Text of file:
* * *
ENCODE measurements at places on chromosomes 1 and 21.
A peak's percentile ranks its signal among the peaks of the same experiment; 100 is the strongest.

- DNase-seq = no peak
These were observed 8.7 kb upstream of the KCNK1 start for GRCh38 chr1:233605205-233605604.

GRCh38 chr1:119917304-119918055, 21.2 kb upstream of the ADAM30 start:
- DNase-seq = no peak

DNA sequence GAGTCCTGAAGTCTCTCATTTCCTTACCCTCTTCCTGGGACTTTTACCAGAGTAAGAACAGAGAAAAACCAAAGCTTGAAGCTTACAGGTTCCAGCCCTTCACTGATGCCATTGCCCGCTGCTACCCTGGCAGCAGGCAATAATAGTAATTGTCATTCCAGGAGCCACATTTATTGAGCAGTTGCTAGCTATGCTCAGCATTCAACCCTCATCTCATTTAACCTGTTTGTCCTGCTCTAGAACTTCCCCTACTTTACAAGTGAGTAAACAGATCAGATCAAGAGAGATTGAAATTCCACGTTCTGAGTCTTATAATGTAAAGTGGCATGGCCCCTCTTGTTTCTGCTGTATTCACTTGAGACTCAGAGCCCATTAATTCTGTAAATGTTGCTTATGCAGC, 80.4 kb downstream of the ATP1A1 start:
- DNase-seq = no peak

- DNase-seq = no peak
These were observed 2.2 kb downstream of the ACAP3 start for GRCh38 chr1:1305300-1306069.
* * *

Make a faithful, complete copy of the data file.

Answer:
ENCODE measurements at places on chromosomes 1 and 21.
A peak's percentile ranks its signal among the peaks of the same experiment; 100 is the strongest.

- DNase-seq = no peak
These were observed 8.7 kb upstream of the KCNK1 start for GRCh38 chr1:233605205-233605604.

GRCh38 chr1:119917304-119918055, 21.2 kb upstream of the ADAM30 start:
- DNase-seq = no peak

DNA sequence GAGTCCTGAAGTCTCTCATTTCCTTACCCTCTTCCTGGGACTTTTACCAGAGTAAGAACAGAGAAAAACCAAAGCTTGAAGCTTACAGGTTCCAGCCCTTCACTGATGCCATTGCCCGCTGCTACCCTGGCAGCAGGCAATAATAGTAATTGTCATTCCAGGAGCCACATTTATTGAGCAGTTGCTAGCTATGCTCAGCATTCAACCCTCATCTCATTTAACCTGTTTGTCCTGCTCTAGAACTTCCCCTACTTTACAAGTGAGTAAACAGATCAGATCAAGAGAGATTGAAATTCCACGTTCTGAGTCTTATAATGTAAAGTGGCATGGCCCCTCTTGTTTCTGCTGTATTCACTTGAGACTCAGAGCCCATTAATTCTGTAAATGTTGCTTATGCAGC, 80.4 kb downstream of the ATP1A1 start:
- DNase-seq = no peak

- DNase-seq = no peak
These were observed 2.2 kb downstream of the ACAP3 start for GRCh38 chr1:1305300-1306069.